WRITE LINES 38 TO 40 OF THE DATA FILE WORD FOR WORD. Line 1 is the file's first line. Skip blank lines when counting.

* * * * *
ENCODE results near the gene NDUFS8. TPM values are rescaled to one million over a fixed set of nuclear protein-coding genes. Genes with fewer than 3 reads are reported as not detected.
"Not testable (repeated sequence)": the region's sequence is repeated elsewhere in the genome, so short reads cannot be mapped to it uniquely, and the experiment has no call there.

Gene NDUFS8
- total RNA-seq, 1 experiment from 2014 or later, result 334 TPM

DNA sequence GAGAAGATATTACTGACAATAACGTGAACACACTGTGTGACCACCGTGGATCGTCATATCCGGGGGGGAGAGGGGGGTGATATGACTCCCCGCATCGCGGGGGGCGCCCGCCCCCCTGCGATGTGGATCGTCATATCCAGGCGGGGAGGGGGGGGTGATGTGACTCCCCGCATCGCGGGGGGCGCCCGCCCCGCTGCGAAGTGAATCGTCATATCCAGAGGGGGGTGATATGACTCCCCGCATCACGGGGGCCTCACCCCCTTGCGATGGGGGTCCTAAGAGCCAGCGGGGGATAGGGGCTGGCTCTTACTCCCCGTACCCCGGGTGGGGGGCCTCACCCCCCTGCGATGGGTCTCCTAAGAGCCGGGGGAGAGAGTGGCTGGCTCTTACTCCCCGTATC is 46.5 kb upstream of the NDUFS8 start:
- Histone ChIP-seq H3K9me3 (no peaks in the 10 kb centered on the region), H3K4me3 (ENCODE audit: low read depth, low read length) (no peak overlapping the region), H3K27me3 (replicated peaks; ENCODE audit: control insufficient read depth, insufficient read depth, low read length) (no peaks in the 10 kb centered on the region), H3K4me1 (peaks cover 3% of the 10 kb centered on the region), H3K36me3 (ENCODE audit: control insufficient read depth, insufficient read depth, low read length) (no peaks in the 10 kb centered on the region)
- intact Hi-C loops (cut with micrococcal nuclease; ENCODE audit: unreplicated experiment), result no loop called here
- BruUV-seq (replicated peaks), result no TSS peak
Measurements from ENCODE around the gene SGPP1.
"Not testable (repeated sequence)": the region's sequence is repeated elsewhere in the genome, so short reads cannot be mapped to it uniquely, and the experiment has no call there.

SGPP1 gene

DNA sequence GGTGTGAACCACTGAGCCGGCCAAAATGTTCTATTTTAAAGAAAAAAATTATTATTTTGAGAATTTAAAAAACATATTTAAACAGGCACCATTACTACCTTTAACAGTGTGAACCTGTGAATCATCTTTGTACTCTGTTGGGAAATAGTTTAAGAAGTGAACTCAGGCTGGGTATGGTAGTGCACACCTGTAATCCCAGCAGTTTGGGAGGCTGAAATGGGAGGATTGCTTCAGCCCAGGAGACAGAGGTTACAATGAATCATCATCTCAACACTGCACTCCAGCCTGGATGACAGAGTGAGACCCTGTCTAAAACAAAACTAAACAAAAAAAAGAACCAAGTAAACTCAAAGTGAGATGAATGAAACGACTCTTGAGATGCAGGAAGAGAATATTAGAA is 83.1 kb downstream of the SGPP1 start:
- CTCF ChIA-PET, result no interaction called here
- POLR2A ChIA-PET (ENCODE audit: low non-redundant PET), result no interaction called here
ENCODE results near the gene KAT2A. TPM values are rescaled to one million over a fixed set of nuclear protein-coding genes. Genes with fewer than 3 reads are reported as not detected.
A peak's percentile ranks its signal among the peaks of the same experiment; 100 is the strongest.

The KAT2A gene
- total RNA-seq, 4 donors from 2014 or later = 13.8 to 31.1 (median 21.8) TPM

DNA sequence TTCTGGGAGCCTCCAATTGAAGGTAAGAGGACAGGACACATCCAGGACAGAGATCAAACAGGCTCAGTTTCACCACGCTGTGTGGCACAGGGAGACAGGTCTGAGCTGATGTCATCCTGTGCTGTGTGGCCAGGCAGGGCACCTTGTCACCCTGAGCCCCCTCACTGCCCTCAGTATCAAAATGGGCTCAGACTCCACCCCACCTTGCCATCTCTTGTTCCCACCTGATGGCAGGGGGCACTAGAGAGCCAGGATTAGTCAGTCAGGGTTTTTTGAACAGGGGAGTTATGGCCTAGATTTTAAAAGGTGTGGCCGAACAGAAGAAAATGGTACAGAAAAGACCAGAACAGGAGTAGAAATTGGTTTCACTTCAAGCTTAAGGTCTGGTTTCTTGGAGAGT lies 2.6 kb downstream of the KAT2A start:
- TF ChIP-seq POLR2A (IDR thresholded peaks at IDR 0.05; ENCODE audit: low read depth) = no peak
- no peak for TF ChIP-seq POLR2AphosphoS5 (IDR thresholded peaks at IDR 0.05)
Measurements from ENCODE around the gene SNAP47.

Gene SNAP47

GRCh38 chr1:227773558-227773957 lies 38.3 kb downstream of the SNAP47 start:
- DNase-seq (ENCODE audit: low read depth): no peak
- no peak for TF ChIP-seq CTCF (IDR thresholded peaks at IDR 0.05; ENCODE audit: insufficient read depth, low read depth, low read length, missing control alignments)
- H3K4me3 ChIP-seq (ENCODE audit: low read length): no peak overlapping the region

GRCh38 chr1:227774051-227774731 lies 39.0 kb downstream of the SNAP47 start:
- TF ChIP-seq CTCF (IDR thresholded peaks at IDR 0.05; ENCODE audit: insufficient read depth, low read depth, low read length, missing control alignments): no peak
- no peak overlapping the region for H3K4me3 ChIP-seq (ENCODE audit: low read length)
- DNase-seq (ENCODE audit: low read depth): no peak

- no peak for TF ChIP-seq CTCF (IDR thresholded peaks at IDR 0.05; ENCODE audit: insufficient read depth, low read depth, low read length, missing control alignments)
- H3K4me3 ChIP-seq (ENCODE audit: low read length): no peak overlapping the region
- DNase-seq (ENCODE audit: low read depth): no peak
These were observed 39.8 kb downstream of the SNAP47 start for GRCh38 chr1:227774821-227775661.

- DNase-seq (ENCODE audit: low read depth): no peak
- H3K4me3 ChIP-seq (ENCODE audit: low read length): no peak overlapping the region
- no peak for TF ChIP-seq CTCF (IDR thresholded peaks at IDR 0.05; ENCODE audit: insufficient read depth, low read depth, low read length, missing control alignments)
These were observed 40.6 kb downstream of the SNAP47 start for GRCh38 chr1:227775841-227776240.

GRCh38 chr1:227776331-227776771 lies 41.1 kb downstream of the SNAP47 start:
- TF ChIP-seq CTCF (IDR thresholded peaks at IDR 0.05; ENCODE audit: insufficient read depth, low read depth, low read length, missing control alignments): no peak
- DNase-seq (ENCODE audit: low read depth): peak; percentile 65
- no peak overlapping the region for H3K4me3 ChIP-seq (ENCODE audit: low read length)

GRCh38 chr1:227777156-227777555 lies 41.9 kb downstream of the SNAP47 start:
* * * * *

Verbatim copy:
- no peak for TF ChIP-seq CTCF (IDR thresholded peaks at IDR 0.05; ENCODE audit: insufficient read depth, low read depth, low read length, missing control alignments)
These were observed 40.6 kb downstream of the SNAP47 start for GRCh38 chr1:227775841-227776240.

GRCh38 chr1:227776331-227776771 lies 41.1 kb downstream of the SNAP47 start: